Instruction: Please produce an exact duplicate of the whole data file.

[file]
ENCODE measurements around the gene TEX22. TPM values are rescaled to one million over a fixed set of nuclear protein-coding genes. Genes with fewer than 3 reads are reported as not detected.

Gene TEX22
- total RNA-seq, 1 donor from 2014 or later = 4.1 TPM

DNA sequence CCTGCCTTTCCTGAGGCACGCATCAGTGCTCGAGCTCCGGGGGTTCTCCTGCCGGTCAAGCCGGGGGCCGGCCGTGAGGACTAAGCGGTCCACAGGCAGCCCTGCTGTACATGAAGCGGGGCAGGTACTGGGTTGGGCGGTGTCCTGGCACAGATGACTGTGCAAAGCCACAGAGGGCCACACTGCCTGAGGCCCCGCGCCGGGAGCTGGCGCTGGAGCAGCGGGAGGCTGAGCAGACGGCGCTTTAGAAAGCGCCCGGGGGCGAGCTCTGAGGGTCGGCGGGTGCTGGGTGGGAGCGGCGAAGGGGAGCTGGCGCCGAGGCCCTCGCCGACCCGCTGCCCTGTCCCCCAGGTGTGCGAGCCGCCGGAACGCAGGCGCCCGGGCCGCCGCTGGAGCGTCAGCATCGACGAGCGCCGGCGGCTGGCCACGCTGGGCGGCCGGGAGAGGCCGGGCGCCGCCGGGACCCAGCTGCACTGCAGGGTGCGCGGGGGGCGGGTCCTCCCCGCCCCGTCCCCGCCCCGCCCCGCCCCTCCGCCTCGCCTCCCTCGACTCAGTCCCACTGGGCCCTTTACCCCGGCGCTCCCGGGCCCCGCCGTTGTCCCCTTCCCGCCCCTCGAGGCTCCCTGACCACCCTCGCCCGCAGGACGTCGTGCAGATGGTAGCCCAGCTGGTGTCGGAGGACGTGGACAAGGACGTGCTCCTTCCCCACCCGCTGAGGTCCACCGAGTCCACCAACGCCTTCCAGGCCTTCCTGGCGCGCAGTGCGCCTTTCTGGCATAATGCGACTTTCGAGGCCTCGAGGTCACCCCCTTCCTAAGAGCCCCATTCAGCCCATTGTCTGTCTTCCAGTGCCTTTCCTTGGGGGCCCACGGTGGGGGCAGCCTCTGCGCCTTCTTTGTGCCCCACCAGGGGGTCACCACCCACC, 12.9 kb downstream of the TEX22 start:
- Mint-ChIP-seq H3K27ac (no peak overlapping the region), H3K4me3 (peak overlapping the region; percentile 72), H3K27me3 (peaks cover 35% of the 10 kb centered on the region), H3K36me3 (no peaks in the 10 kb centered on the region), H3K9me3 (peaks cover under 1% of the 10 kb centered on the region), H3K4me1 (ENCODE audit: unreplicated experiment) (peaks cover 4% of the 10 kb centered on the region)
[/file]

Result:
ENCODE measurements around the gene TEX22. TPM values are rescaled to one million over a fixed set of nuclear protein-coding genes. Genes with fewer than 3 reads are reported as not detected.

Gene TEX22
- total RNA-seq, 1 donor from 2014 or later = 4.1 TPM

DNA sequence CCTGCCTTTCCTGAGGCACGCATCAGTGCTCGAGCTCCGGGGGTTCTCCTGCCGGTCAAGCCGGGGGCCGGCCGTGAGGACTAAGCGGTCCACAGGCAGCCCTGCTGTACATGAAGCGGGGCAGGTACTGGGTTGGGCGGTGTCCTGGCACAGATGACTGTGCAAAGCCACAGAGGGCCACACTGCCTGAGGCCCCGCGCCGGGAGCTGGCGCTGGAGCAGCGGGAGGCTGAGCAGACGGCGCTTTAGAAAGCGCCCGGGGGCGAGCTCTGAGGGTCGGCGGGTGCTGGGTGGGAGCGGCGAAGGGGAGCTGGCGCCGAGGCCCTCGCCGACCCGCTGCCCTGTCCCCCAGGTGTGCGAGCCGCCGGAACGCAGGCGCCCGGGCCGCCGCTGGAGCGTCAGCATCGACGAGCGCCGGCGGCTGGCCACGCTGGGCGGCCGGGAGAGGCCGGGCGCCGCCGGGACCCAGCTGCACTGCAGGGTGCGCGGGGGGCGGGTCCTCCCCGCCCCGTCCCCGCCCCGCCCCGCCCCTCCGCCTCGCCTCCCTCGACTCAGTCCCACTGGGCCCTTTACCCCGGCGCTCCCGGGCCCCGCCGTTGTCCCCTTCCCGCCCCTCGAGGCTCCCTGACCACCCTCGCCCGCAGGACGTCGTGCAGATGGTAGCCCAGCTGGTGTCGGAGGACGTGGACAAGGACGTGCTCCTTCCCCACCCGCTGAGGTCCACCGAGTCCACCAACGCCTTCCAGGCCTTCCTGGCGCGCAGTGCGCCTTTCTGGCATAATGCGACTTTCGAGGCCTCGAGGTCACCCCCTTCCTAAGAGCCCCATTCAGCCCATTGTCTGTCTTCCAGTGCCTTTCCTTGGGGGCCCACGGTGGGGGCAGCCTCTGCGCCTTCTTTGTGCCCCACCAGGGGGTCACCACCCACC, 12.9 kb downstream of the TEX22 start:
- Mint-ChIP-seq H3K27ac (no peak overlapping the region), H3K4me3 (peak overlapping the region; percentile 72), H3K27me3 (peaks cover 35% of the 10 kb centered on the region), H3K36me3 (no peaks in the 10 kb centered on the region), H3K9me3 (peaks cover under 1% of the 10 kb centered on the region), H3K4me1 (ENCODE audit: unreplicated experiment) (peaks cover 4% of the 10 kb centered on the region)